Photos: Attitude of Gratitude

From Michael Roberts, Executive Director: Excelsior Scholarships– A good step forward, but not yet free


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The headlines have been exuberant: SUNY and CUNY are now “free!” As you have probably recently read, Governor Cuomo has expanded the income requirement for students to qualify for funding for college in New York State with the Excelsior Scholarship. That is good news. We want to explain, however, that although this can be a big help to some, it doesn’t address all the financial needs students and families face, particularly those that CDI serves.

Some issues about Excelsior requirements that affect CDI schools’ graduates:

  • Undergraduates must be enrolled full-time at a SUNY or CUNY school, taking 30 credits a year. Many of our schools’ graduates enroll part-time to accommodate work schedules, so they would not be eligible.
  • Students must be on track to graduate within two to four years, depending on the degree they are seeking. Our alumni often need to interrupt their studies to work, and often take four to six  years or longer to finish their degrees. In fact, the New York Times estimates that 90% of the state’s community college students would not currently meet this requirement.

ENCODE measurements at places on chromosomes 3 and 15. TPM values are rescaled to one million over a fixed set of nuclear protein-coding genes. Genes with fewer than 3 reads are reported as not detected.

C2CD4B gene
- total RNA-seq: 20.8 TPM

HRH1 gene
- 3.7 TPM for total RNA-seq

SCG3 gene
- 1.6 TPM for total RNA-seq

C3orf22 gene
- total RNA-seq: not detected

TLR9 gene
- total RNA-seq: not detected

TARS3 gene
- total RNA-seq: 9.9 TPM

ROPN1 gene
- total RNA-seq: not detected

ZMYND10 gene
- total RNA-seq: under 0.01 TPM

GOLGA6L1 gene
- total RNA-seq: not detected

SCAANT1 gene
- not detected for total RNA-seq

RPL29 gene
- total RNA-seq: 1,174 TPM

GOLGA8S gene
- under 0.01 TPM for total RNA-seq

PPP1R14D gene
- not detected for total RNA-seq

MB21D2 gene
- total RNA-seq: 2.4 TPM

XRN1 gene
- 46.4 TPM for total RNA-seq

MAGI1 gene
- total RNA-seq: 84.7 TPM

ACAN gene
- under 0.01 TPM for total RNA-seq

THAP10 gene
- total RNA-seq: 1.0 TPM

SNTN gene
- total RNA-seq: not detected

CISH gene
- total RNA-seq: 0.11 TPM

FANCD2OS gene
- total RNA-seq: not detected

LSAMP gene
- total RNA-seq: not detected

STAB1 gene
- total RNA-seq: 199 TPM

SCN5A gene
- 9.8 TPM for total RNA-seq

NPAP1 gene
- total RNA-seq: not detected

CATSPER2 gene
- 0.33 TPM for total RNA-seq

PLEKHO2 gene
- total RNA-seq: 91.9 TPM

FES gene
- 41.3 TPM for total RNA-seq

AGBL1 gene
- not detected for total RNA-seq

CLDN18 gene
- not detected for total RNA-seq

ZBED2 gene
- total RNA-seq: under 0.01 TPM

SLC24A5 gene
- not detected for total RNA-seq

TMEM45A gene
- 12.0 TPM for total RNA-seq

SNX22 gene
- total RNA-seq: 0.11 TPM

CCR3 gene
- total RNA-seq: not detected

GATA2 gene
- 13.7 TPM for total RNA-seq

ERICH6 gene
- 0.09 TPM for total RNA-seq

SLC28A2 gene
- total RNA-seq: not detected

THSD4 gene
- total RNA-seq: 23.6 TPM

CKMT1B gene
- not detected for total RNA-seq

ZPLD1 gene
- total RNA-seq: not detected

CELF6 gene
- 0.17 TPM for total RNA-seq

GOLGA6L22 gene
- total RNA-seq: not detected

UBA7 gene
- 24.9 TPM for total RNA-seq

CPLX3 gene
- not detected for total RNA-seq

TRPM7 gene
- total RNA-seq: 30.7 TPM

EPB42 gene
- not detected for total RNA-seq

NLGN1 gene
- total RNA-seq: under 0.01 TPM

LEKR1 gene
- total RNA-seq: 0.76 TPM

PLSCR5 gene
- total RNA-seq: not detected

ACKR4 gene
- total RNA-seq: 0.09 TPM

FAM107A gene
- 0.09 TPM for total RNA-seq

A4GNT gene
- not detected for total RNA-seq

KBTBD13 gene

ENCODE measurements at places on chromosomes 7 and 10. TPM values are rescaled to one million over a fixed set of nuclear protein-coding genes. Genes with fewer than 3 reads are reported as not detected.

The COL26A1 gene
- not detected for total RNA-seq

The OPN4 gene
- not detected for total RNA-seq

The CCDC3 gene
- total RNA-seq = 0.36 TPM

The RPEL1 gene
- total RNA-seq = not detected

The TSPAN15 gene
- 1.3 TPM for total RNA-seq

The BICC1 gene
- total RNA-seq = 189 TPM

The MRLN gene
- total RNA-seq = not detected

• Scholarship and financial aid funds that a student receives must be used first; then the Excelsior Scholarship kicks in to cover the remaining tuition. Excelsior funds cannot be used to cover fees or room and board. Many of our students receive financial aid, so their tuition is often fully covered. Where they need help is with living expenses – housing, transportation, food and books –which Excelsior doesn’t cover.

Overall, Excelsior is a great step forward. Our hope is that as it rolls out, the Governor and the state legislation will modify the requirements so that low-income students will be more likely to benefit from the program.

This New York Times’ April 11th article summarizes the issues well.

More information is also available on the FAQ page for the New York State Higher Education Services Corporation.

Michael Roberts
Executive Director, CDI


Thank you for BEE-ing part of our Spelling Bee

How do you spell success?


Thank YOU to the 100+ community members who came together to support our students in pursuing their college aspirations at our first ever Spelling Bee!  The funds raised at the event go toward providing college preparation services to nearly 900 seniors each year – everything from college exploration and campus trips to filling out financial aid forms and submitting applications. You make it possible for our students to receive the support and guidance they need to succeed. See event photos >

It’s not too late to contribute! Your gift will help support our students’ college success.

I want to support CDI’s college preparation programs!

To contribute by check, please send to
Comprehensive Development, Inc.
240 Second Avenue